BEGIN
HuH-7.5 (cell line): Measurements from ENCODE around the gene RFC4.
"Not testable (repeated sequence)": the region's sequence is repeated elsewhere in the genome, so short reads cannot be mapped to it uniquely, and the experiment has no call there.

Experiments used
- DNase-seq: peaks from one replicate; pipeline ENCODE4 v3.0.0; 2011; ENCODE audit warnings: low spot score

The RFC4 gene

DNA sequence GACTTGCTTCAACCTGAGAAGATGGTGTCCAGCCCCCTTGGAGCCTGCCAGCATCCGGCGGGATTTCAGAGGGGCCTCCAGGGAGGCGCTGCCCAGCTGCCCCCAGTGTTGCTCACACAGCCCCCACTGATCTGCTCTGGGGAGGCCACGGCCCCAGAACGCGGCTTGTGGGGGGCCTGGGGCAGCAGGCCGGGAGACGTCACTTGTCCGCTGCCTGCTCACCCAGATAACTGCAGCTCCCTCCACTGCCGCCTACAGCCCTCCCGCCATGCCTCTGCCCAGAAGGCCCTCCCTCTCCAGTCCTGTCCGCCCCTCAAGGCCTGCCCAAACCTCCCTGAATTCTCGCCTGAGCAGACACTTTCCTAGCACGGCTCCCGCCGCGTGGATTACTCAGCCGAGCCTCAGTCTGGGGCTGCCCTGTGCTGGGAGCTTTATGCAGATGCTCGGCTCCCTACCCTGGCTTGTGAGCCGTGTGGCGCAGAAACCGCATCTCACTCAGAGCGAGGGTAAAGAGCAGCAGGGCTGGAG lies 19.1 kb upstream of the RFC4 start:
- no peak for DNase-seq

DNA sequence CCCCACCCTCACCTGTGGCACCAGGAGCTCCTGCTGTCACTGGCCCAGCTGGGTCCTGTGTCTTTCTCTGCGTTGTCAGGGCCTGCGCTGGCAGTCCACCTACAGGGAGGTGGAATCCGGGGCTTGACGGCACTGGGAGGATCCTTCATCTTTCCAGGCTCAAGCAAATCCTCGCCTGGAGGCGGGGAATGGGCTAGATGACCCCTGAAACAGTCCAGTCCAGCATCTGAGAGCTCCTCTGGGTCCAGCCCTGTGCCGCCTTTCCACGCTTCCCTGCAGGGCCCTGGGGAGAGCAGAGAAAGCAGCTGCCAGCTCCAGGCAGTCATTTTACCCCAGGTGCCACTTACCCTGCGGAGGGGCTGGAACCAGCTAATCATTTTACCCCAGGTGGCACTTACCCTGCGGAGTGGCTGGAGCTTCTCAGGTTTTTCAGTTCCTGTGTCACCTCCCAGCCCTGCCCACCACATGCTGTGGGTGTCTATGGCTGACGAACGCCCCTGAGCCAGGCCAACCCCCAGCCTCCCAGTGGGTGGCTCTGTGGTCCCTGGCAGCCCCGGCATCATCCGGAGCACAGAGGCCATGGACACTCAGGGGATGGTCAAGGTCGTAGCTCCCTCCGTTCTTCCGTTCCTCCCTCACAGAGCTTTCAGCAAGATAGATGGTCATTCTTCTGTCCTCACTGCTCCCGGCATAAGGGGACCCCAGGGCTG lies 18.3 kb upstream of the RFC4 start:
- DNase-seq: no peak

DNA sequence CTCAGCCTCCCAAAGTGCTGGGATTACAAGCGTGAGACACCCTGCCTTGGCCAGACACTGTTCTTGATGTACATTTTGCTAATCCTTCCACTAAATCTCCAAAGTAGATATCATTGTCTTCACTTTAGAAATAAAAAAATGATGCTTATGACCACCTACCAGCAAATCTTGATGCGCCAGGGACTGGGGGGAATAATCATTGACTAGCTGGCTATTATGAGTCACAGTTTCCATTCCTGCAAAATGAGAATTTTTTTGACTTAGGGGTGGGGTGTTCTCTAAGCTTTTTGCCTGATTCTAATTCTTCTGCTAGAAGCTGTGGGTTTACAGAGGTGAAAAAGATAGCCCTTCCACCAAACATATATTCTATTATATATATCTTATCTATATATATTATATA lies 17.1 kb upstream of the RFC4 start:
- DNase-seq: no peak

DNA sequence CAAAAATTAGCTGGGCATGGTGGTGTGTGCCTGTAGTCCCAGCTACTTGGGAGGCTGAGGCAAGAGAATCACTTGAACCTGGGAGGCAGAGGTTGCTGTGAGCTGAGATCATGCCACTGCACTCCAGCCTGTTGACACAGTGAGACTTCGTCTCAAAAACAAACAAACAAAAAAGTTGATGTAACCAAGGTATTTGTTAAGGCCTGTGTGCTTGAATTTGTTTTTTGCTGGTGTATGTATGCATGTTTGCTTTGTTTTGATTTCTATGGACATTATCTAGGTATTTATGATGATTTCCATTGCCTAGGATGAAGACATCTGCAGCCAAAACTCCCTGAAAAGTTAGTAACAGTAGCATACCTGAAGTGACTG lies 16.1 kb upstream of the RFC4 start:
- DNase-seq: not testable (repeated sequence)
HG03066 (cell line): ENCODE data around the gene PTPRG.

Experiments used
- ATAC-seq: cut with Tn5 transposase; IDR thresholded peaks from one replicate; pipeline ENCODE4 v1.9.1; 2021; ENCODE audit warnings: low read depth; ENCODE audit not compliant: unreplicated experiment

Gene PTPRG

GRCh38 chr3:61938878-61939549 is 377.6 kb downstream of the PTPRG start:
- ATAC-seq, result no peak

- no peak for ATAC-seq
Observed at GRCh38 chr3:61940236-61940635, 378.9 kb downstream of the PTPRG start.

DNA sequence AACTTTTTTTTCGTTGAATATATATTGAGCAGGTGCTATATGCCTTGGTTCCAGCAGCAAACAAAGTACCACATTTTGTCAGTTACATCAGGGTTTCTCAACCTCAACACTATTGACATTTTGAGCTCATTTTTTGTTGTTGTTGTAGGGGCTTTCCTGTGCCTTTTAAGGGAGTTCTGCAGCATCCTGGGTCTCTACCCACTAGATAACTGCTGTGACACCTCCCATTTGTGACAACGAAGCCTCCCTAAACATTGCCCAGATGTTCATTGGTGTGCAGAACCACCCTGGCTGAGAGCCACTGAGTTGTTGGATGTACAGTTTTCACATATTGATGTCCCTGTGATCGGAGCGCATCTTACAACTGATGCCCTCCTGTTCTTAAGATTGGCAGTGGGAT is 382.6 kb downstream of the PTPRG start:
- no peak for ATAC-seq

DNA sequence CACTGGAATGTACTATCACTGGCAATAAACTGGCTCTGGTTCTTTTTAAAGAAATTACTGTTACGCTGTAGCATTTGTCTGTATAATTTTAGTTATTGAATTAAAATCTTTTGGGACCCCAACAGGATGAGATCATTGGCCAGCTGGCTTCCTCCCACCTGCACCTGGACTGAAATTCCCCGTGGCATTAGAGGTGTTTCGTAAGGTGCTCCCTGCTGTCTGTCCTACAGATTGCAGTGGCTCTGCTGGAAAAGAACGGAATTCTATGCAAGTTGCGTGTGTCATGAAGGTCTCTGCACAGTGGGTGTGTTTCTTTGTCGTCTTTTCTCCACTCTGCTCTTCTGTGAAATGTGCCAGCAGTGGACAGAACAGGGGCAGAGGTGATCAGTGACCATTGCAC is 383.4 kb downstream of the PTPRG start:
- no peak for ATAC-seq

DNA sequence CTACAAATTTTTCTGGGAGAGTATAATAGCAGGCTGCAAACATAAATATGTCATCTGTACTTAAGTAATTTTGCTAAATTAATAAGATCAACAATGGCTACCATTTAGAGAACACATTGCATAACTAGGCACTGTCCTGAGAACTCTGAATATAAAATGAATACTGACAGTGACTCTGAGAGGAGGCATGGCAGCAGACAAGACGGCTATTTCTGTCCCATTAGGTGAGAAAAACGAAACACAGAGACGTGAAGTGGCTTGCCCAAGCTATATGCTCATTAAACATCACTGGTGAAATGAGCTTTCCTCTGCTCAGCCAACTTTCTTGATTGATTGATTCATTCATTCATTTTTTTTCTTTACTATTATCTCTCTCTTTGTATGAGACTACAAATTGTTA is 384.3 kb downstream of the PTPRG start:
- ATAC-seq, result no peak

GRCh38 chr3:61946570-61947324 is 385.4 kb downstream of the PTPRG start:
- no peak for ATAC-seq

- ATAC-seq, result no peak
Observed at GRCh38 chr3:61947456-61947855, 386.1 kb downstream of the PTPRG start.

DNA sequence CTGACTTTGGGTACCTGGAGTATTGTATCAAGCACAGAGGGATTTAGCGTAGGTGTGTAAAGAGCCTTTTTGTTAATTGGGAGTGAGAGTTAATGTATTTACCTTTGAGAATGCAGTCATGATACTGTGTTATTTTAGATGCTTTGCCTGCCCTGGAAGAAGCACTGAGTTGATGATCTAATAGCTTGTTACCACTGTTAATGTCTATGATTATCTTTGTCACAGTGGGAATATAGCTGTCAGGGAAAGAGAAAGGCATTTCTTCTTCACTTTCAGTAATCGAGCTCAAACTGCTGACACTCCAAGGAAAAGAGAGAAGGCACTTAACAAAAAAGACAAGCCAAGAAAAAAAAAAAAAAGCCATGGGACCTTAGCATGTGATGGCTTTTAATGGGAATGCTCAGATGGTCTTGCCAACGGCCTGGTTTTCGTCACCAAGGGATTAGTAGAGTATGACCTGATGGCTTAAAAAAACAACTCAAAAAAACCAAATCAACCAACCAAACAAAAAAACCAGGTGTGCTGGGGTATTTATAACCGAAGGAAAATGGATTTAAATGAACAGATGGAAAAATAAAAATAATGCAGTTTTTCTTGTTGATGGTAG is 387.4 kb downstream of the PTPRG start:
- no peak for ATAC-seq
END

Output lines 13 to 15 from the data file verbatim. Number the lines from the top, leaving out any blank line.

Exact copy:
- DNase-seq: not testable (repeated sequence)
HG03066 (cell line): ENCODE data around the gene PTPRG.

Experiments used